As I’m sure every other pet owner can relate to, we have our share of little issues around here that ideally, there is an easy fix for. With two senior dogs now in the house attempting to walk on slippery floors, everyone’s annoying scooting dog bowl, and an out-of-the-ordinary number of car trips to the vet this year, those little issues started adding up. Fortunately, I came up with a cost-effective and easy solution to all of them.
As someone who mostly writes about naturally treating my pets, you might be surprised to learn that although there are natural methods out there for treating worms, I don’t use them. I tried the natural remedy route once and it didn’t work, so for a number of reasons, I buy conventional wormer for my cats and dogs. The problem was finding a good product that actually worked and didn’t cost me a fortune. After some trial and error and catching a break, I finally found a single product that works well for both my cats and dogs and is actually affordable.
When a new dog I’d taken in went into heat, I had to scramble to come up with something to minimize the mess. I tried the female dog diapers first, which were stocked locally and seemed like the best quick option, but they were expensive and too small. Ordering something online would take days to arrive, and still possibly not work, so as I so often do, I went looking for a better solution that would work and was affordable.
Colloidal silver is one of those things you may have heard of, but don’t really know what it is or its capabilities. I can’t even remember now what specific issue I was dealing with, if any, when I stumbled across colloidal silver, but I’m glad that I did. And while it may seem expensive, I like to look at it in terms of it saving me a vet visit and prescription meds or a late night/weekend shopping trip to track down a treatment I need. I can assure you, as many times as it has suddenly come in handy, how many things it can cure, and given how well it works without any negative side effects, I will not be without it. You shouldn’t either. Read more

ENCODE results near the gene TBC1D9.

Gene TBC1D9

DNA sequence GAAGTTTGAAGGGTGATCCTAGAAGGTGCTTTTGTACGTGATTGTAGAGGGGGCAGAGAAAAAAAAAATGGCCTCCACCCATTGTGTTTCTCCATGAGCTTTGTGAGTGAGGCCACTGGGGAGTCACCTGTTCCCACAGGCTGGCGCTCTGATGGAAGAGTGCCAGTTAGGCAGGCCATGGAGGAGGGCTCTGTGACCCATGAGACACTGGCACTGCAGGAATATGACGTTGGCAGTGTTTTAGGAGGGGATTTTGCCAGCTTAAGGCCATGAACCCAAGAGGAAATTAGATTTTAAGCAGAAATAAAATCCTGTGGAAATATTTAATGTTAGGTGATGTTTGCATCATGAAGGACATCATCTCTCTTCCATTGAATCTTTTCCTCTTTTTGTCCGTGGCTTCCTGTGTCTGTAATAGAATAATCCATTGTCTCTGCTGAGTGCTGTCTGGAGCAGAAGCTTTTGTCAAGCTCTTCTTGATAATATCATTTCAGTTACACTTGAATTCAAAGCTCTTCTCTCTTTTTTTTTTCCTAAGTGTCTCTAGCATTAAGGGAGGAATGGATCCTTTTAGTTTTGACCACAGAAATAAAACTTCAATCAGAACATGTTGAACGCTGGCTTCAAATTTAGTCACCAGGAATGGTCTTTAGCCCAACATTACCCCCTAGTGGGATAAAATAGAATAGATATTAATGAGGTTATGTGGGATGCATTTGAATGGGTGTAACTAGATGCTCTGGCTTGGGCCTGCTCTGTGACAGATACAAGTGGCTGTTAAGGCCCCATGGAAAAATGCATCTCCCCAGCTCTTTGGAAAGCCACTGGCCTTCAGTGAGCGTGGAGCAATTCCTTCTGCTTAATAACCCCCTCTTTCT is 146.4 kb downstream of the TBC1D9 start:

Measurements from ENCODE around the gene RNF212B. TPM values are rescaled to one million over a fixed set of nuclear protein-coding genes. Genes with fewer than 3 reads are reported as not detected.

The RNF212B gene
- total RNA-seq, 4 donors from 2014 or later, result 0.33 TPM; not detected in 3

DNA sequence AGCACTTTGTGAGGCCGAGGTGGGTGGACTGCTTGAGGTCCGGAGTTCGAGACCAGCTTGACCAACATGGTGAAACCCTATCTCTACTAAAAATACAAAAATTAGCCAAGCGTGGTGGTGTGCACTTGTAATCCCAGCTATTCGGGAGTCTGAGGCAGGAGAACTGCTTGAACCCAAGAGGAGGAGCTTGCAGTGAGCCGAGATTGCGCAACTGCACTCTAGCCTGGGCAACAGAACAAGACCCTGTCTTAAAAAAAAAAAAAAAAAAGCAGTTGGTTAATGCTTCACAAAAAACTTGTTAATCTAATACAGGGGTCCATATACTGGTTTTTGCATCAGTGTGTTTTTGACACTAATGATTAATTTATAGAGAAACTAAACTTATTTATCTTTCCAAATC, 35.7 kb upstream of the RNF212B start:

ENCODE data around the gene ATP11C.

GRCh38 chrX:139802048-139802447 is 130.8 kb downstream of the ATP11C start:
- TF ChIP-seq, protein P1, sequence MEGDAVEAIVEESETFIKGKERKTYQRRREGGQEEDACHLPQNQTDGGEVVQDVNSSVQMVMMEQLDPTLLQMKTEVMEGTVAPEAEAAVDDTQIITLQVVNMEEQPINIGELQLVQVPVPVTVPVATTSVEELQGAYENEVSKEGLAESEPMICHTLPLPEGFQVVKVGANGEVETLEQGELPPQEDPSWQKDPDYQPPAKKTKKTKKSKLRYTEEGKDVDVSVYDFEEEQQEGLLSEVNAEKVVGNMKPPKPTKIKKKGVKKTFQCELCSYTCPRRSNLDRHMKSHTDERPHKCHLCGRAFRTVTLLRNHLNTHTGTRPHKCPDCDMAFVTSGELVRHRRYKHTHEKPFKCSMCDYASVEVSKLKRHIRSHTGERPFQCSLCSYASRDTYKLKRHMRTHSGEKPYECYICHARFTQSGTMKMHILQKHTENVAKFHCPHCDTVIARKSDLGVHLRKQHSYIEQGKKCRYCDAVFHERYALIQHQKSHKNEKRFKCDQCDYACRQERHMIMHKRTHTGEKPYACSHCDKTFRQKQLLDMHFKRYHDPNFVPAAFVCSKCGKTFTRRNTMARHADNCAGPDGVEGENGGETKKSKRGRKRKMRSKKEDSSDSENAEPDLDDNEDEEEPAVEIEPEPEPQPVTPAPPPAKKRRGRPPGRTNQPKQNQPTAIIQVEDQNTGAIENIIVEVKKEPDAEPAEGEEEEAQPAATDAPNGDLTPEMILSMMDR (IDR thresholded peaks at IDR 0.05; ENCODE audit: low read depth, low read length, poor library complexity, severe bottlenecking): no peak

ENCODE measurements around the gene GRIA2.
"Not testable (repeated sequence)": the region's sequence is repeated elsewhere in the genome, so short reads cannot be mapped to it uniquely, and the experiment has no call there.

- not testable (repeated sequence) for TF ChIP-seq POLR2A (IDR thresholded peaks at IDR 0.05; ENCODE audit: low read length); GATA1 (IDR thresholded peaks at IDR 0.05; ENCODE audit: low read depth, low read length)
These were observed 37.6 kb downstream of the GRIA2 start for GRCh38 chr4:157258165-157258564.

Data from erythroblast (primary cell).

Last month, a week after my labrador, Abby, spent a night at the vet’s office following lipoma removal surgery, she developed a cough. I let it go for a little over a day, as I waited to see if it was just a fluke since she was on antibiotics from her surgery and it was a pretty minor and only occasional cough. Listening to her, it just appeared that she had something in her throat. She hadn’t had any bones recently and she’s a grass eater, so I thought maybe she just had a piece of grass stuck in her throat. Unfortunately, by the next day when my scheduled post surgery check-in call with the vet came, the cough had progressed to being more frequent.
Keeping a clean home with so many animals is definitely a challenge, but with the right tools, it can be done. In addition to my house being clean though, I also want it to be as safely clean as possible. What does that mean? It means I want my cleaning methods and products to be safe. I also don’t have time for them not to work, so here’s my top products and methods for keeping my home clean on a budget. Read more
Over the years, I’ve purchased several books on cat and dog care. Some have been more helpful than others in certain situations, and although I have not always entirely agreed with the information provided, I have found most of them to be very helpful and insightful. As someone who has no access to local holistic vets, and prefers to treat my pets as naturally as possible, I wanted to share my thoughts on these books with others who also prefer to go the natural route whenever possible and are interested in starting or adding to their resource collection.
A few years ago, while online looking up how to cure one of many things I’ve looked up over the years, I ran across an invaluable website. I have found it very helpful for treating different ailments in both my animals and myself since then. The funny thing about this website is, most of the natural remedies can be found in your kitchen and they really do work.